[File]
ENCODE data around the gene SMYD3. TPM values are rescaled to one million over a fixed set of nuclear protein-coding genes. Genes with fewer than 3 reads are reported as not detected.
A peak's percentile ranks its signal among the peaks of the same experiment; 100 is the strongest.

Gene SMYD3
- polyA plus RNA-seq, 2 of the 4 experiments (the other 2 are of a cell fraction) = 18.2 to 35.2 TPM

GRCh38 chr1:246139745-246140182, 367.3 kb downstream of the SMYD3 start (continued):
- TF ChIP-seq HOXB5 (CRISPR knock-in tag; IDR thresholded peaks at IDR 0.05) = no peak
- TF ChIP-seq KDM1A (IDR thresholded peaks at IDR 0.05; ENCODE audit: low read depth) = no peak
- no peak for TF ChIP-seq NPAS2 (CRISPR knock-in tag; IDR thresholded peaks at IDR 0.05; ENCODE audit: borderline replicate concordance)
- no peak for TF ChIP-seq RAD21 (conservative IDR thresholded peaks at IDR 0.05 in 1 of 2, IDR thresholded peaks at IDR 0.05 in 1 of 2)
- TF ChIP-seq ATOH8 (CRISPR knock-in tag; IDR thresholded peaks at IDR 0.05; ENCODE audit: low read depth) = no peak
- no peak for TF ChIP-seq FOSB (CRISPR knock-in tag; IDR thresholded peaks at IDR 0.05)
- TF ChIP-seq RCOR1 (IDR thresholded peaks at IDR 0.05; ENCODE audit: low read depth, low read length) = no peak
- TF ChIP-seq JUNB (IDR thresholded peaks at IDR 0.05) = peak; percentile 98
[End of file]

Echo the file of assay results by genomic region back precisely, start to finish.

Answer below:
ENCODE data around the gene SMYD3. TPM values are rescaled to one million over a fixed set of nuclear protein-coding genes. Genes with fewer than 3 reads are reported as not detected.
A peak's percentile ranks its signal among the peaks of the same experiment; 100 is the strongest.

Gene SMYD3
- polyA plus RNA-seq, 2 of the 4 experiments (the other 2 are of a cell fraction) = 18.2 to 35.2 TPM

GRCh38 chr1:246139745-246140182, 367.3 kb downstream of the SMYD3 start (continued):
- TF ChIP-seq HOXB5 (CRISPR knock-in tag; IDR thresholded peaks at IDR 0.05) = no peak
- TF ChIP-seq KDM1A (IDR thresholded peaks at IDR 0.05; ENCODE audit: low read depth) = no peak
- no peak for TF ChIP-seq NPAS2 (CRISPR knock-in tag; IDR thresholded peaks at IDR 0.05; ENCODE audit: borderline replicate concordance)
- no peak for TF ChIP-seq RAD21 (conservative IDR thresholded peaks at IDR 0.05 in 1 of 2, IDR thresholded peaks at IDR 0.05 in 1 of 2)
- TF ChIP-seq ATOH8 (CRISPR knock-in tag; IDR thresholded peaks at IDR 0.05; ENCODE audit: low read depth) = no peak
- no peak for TF ChIP-seq FOSB (CRISPR knock-in tag; IDR thresholded peaks at IDR 0.05)
- TF ChIP-seq RCOR1 (IDR thresholded peaks at IDR 0.05; ENCODE audit: low read depth, low read length) = no peak
- TF ChIP-seq JUNB (IDR thresholded peaks at IDR 0.05) = peak; percentile 98